The pandemic, resulting from the synthesis of the words pan (all) and demos (population), is an illness that is spreading rapidly in a region or on a global scale and threatens almost the entire population. The coronavirus pandemic is undoubtedly the most important event of our time, a fact that within a few months has significantly affected the economic, social and political reality around the world. The coronavirus crisis has severely shaken the European and global economy due to the measures and restrictions imposed by each state in order to prevent its spread and limit its impact on public health.
The coronavirus pandemic and the subsequent measures imposed on many businesses to prevent its spread have inevitably affected a significant part of Cypriot society, including parents who are obliged by virtue of a Maintenance Order, to pay their monthly contribution to the maintenance of their minor children.
This article discusses whether the economic impact of the coronavirus pandemic constitutes a reason for changing the terms of child support and, by extension, whether they justify the revision of such decrees issued before the pandemic.
Each parent, according to the relevant legislation, has an obligation according to his/her financial means to support his/her children. Support payments are determined on the basis of the needs of each child and the financial means of each parent. But what happens if the income of a parent, who is obliged to pay a specific monthly support, under a relevant Order, has been negatively affected, even temporarily, due to the pandemic?
Cypriot law provides that under certain conditions, an existing Maintenance Order may be amended. The amendment of an existing maintenance order is provided for by article 38(1) of Law 216/90. Article 38 provides that if conditions, since the decision determining support was issued, have changed, the Court may amend such decision or even order its termination.
Case-law state that only facts which arise after the adoption of the original decree may be taken into account for the purpose of reviewing the existing decree. It is the change in conditions that make the original decision subject to change. This means that anyone who has an obligation to pay support can apply for an amendment either upwards or downwards, or even seek a complete termination of such support.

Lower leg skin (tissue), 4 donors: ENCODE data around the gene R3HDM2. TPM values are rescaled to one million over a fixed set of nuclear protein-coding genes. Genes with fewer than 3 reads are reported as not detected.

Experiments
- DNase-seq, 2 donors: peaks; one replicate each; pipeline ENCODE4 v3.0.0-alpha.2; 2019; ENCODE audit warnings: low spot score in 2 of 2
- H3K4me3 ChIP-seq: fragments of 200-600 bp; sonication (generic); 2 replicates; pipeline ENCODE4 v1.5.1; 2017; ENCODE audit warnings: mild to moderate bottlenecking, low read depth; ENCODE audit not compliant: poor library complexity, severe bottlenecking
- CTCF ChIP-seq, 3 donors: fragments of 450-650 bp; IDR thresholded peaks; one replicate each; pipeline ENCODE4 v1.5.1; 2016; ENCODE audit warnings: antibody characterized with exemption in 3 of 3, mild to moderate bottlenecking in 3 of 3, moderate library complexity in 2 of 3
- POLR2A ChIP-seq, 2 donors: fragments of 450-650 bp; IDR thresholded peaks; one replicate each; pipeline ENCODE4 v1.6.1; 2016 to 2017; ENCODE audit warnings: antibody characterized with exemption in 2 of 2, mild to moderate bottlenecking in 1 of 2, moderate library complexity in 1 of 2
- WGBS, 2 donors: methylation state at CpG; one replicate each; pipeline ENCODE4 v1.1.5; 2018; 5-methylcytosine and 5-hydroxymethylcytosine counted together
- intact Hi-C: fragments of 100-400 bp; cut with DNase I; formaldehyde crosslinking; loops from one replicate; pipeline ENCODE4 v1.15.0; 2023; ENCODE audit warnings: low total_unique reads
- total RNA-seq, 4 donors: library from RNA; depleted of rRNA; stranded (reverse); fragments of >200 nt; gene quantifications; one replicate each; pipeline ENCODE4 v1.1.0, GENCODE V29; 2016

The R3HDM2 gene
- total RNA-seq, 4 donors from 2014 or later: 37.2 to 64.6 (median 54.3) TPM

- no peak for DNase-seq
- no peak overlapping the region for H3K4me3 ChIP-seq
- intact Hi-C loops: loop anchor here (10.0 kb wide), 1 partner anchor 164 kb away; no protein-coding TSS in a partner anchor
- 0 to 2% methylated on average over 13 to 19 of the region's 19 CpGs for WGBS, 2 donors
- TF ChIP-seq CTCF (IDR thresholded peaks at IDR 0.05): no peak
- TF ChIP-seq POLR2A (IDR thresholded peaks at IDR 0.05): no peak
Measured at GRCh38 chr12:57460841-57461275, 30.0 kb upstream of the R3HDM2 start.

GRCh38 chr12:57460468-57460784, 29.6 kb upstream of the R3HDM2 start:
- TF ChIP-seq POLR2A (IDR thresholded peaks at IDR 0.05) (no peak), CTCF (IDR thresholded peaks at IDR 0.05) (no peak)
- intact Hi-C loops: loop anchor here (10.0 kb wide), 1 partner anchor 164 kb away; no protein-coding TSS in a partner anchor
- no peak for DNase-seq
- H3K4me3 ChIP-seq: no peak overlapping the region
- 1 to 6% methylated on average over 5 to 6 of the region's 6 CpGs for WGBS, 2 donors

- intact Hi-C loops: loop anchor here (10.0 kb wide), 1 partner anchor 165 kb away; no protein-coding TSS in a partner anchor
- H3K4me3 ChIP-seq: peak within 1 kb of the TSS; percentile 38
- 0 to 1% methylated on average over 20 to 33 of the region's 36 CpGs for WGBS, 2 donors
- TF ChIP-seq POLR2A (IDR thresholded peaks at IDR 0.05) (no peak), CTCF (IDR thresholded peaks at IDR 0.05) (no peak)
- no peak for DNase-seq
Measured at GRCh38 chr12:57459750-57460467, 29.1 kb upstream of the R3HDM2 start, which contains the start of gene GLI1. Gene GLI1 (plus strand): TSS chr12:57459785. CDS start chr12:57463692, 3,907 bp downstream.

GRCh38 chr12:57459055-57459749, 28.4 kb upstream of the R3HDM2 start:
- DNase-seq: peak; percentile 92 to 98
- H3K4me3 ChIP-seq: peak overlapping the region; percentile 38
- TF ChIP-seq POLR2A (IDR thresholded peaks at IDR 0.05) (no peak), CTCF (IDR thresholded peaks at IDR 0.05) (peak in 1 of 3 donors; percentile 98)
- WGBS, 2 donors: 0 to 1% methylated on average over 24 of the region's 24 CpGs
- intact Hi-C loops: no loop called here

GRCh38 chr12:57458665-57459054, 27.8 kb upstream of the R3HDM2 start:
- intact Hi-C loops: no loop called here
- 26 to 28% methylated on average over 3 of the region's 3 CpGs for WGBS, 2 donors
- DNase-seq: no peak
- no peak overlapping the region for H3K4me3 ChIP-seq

In a very recent decision of the Nicosia Family Court, in the context of which our office represented the Applicant-person liable for the support of his children, the Court was called upon to examine whether the pandemic and by extension the restrictions placed upon life in order to control it and the consequent financial impact on businesses affected by the restrictive restrictions are facts that can be taken into account by the Court for the revision of an existing Support Order. In summary, the Court was called upon to examine whether the pandemic and the measures taken by the government to prevent its spread, as events that occurred after the issuance of a Maintenance Order, negatively affected the income of the Applicant-debtor, in a way that would justify a reduction in the amount of support, as provided for in the original Maintenance Order.
The Court, deciding in favor of the request of the Applicant-debtor for maintenance, stated that “the coronavirus crisis is not only a feature of Cypriot society, but has hit and had a catalytic effect on the entire global economy and the local communities of each state. The results of this crisis are reflected not only in the economic sector of these societies and in particular in the influence of incomes, workers and the labor market in general, but it has also touched social structures and even the psychology of every citizen. The word “pandemic” fully reflects the breadth and extent of its consequences around the world.” The Court went a step further and referring to specific professions that have been affected by the pandemic stated that: “It is well known that in Cyprus, due to the pandemic, which has affected our country, several professions have been adversely affected. Such professions are for example HORECA but also sports and training areas, such as gyms.”
Concluding the Court reduced the amount of support, which the Applicant was obliged to pay under the original Decree. It recognized that some professions due to either the complete suspension of their operation and/or extreme restrictions placed upon such operations by specific protocols issued by the Ministry of Health, have suffered financial consequences. The Court of Justice in its judgment recognized that, inevitably, even the various restrictions on the way in which a business operates, manifestly affect the income reality and capability of the enterprise in question since its operation falls significantly short of full and normal operation and consequently the personal income of persons who maintain such enterprises and who have the obligation to pay maintenance are affected, an obligation that has been defined and based on the incomes they had before the pandemic.
The Court decided that it is fair and reasonable, until the restrictions and instructions of the Ministry of Health concerning the operation of the Applicant-liable for maintenance are lifted, the amount of the Applicant’s contribution to the maintenance of his children is reduced, thus recognizing that the crisis of the pandemic, even temporarily, justifies the revision of Maintenance Orders.